Magical Thinking Is Adult’s Brain’s Default Mode


Our brains our dominated by magical thinking. – Adults, more than kids, rely on the supernatural

“The findings show supernatural explanations for topics of core concern to humans are pervasive across cultures. If anything, in both industrialized and developing countries, supernatural explanations are frequently endorsed more often among adults than younger children.”

Continue reading

Affluent people less likely to reach out to others in times of trouble


Affluent people less likely to reach out to others in times of chaos, study suggests Aug. 30, 2012

Crises are said to bring people closer together. But a new study from UC Berkeley suggests that while the have-nots reach out to one another in times of trouble, the wealthy are more apt to find comfort in material possessions.

  • While chaos drives some to seek comfort in friends and family, others gravitate toward money and material possessions“
  • In times of uncertainty, we see a dramatic polarization, with the rich more focused on holding onto and attaining wealth and the poor spending more time with friends and loved ones,”  Continue reading

Problem with TED – Fake Celebrity Pop “Science”

Communicating science in the age of the internet by DEEVYBEE JULY 13, 2012 
“…Those who use the internet to communicate science have learned that the traditional modes of academic communication are hopelessly ill-suited for drawing in a wider audience. TED talks have been a remarkably successful phenomenon, and are a million miles from the normal academic lecture: the ones I’ve seen are typically no longer than 15 minutes and make minimal use of visual aids. The number of site visits for TED talks is astronomically higher than, for instance, Cambridge University’s archive of Film Interviews With Leading Thinkers, where Aaron Klug has had around 300 hits in just over one year, and Fred Sanger a mere 148. The reason is easy to guess: many of these Cambridge interviews last two hours or more. They constitute priceless archive material, and a wealth of insights into the influences that shape great academic minds, but they aren’t suited to the casual viewer. Continue reading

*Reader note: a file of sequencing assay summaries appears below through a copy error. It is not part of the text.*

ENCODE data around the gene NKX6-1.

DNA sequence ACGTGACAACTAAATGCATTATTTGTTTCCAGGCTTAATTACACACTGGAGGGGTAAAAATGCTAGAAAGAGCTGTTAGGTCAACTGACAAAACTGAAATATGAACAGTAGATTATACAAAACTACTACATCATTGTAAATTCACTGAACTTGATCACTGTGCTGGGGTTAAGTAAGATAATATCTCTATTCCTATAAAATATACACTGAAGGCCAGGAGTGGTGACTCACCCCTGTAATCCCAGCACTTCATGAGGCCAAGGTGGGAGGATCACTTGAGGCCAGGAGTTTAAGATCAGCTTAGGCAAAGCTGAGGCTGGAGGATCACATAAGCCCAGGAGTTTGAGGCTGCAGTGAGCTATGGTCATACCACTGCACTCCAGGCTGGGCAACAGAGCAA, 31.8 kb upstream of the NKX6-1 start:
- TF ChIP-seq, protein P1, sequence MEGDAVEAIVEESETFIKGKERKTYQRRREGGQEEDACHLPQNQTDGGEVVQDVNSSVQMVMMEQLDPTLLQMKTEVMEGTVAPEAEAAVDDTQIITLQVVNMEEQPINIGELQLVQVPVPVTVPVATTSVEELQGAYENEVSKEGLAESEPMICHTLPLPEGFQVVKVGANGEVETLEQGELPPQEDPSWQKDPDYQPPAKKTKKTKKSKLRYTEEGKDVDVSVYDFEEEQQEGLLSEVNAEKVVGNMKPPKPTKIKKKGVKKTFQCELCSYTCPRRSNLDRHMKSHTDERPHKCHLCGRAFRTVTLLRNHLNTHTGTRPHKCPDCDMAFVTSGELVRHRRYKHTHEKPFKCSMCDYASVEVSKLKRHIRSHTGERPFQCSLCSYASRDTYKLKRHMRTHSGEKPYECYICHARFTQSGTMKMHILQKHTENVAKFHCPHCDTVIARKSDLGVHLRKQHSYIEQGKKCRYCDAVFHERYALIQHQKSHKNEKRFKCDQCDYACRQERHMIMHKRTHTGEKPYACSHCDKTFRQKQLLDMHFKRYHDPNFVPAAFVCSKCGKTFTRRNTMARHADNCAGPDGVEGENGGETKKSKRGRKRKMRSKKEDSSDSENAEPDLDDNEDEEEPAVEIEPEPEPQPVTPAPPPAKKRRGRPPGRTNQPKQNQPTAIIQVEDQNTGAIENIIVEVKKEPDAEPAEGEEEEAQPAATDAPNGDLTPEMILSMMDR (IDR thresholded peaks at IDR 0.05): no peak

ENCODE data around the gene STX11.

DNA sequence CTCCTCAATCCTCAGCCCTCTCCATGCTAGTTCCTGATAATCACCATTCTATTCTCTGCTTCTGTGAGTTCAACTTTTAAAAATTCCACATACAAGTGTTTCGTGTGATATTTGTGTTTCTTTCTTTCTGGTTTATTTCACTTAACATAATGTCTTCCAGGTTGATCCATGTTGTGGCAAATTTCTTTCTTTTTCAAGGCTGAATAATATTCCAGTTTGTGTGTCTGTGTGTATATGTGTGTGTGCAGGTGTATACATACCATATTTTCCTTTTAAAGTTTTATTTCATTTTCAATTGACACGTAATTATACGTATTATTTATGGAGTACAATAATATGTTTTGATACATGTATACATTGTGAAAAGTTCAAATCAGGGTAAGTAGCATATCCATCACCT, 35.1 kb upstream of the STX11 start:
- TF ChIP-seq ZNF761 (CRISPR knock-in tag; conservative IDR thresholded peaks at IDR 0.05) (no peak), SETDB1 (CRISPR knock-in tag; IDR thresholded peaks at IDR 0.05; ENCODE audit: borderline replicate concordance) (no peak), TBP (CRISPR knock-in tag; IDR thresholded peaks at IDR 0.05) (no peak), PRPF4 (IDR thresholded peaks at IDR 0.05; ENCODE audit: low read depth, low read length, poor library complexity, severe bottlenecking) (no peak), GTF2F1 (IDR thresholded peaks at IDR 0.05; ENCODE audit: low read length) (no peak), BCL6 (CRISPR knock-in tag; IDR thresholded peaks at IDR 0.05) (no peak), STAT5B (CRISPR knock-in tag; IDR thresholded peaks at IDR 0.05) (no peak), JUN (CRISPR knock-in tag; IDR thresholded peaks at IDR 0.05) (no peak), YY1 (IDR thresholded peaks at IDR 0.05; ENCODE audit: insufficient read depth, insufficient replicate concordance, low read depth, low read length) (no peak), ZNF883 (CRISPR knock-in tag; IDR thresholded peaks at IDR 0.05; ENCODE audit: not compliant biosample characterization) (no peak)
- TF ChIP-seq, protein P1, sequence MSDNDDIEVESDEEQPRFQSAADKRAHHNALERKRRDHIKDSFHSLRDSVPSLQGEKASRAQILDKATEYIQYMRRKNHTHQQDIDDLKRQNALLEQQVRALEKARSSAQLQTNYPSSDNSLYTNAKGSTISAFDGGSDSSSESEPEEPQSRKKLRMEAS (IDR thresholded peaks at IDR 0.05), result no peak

Addiction – Brain Values Nothing Higher Then Getting Wasted


An Interview with Rita Z. Goldstein, Ph.D.

…the motivation to procure drugs overpowers the drive to attain most other non-drug-related goals. In this model, we mapped the core clinical symptoms in drug addiction, including craving, or “drug wanting” to the brain mechanisms that underlie the ability to control behavior, especially in an drug-related) context. In this model we postulated that drug-addicted individuals attribute excessive importance, relevance to the drug and drug-related cues. At the same time, insufficient importance and relevance/interest is attributed to non-drug-related reinforcers, stimuli such as food or social relationships that increase the probability of a subsequent behavior….this change in importance.. would be predictive of impaired control of behavior/impulsivity.